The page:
Dealing with Toddler Temper Tantrums
Tantrums are common at this age because toddlers are becoming independent and developing their own wants, needs, and ideas. However, they are not yet able to express their wants and feelings with words. Most children outgrow tantrums by age 4. It is often easier to prevent tantrums than to deal with them once they get going.
Try these tips:
- Direct your child’s attention to something else.
- Give your child a choice in small matters.
- Stick to a daily routine that balances fun activities with enough rest and healthy food.
- Anticipate when your child will be disappointed. (“We are going to buy food for dinner. We wont’ be buying cookies, but you can help me pick out some fruit”)
- Praise your child when he or she shows self-control and expresses feelings with words.
If you cannot prevent the tantrum, here are some tips for dealing with it:
- Say what you expect from your child and have confidence that your child will behave.
- Remain calm. You are the role model for your child.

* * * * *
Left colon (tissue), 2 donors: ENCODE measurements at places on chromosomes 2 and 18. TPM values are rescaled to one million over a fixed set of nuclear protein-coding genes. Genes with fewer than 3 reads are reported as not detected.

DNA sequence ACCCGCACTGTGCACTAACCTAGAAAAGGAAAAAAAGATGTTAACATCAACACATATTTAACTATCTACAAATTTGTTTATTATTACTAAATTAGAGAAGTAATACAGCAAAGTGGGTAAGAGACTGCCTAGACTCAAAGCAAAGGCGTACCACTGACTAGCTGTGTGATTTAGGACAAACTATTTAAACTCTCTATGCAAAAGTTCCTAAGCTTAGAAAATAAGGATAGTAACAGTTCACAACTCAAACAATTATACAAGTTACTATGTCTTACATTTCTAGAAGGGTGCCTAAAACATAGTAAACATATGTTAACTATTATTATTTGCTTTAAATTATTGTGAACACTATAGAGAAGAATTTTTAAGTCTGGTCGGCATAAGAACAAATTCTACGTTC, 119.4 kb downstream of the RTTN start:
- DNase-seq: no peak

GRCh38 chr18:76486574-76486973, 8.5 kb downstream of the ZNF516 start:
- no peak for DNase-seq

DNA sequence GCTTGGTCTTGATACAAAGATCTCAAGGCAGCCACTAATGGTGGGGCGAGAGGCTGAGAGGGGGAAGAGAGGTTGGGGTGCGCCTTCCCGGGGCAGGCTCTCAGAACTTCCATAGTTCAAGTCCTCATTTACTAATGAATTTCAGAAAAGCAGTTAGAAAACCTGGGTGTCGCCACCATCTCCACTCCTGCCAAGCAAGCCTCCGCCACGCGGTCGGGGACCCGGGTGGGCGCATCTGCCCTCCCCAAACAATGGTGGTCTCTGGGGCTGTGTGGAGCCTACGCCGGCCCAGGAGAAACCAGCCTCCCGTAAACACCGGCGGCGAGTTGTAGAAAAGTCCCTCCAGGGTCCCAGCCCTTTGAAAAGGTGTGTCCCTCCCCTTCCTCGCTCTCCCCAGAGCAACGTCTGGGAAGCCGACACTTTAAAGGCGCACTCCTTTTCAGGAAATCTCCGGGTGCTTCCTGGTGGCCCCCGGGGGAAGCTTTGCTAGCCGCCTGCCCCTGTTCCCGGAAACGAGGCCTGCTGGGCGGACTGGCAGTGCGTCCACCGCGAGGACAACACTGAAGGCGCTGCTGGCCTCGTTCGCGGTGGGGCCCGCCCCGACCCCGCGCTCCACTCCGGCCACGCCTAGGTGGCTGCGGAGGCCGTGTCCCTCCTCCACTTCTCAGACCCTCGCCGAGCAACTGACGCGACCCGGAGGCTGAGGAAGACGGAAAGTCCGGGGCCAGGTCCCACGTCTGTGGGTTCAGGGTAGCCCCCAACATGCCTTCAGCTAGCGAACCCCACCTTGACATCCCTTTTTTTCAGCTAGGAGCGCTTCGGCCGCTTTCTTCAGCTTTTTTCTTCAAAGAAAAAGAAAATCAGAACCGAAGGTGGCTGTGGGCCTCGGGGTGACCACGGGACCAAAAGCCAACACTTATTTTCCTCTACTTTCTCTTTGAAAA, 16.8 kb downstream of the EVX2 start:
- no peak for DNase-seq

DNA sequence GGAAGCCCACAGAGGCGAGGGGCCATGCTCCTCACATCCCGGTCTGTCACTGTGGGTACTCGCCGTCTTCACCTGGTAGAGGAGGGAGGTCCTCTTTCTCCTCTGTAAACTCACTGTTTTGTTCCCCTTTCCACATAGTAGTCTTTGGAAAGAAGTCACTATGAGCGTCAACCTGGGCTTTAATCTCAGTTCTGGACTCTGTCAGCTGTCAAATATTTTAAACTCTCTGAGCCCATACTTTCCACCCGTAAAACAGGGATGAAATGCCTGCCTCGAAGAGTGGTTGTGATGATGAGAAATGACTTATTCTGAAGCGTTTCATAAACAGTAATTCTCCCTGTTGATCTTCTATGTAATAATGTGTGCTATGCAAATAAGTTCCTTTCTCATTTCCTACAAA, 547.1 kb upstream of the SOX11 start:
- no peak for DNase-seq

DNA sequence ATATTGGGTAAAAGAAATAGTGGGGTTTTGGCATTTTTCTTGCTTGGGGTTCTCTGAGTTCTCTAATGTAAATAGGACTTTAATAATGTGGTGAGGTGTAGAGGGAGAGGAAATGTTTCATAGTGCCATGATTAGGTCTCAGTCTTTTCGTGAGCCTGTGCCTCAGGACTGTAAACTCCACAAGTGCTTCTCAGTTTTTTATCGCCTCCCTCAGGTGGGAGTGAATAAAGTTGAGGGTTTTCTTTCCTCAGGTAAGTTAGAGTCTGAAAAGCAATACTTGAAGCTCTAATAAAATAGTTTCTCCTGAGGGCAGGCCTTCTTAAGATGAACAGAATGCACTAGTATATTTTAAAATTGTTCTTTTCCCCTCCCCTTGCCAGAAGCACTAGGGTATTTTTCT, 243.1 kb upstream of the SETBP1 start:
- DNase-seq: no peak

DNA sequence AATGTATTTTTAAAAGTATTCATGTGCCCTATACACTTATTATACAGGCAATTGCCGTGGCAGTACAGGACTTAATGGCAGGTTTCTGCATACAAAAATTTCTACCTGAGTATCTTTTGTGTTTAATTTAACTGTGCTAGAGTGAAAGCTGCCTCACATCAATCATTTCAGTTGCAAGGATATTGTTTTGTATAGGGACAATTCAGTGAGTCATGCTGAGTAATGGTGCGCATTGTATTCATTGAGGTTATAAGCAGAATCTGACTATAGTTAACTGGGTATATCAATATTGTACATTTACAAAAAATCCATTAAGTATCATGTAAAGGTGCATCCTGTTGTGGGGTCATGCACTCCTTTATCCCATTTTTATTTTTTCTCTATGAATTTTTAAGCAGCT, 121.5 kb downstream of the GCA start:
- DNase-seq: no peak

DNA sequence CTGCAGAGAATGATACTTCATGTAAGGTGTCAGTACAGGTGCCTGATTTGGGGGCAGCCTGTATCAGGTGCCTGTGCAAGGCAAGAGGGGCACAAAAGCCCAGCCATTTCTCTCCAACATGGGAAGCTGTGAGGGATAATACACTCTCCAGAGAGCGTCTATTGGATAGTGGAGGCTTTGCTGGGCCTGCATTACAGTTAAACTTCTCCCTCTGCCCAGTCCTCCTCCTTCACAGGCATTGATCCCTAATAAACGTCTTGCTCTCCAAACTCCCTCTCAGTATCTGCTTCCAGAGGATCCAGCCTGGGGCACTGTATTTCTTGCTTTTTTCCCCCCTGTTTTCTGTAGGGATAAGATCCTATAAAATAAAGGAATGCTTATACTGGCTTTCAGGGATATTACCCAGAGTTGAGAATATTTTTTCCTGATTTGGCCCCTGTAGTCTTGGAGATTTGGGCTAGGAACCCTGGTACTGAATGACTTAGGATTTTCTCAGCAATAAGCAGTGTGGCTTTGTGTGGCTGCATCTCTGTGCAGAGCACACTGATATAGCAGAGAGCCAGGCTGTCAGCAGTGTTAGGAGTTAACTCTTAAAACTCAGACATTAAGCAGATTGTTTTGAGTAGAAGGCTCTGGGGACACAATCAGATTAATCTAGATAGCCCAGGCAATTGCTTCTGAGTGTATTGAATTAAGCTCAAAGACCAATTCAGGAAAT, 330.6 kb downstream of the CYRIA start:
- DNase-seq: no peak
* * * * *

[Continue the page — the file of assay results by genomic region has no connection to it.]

- Holding your child during a tantrum may help a younger child feel more secure and calm down more quickly.
- Take your child to a quiet place where he or she can calm down safely. Speak softly or play soft music.
- Some children throw tantrums to seek attention. Try ignoring the tantrum, but pay attention to your child after he or she calms down.
- Resist overreacting to tantrums. Do not let your child’s behavior cause you to lose control
2010 Resource Guide for National Child Abuse and Prevention Month. “Dealing with Temper Tantrums.” Child Welfare information Gateway. 23 November 2010. http://www.childwelfare.gov/preventing/res_guide_2010/#tips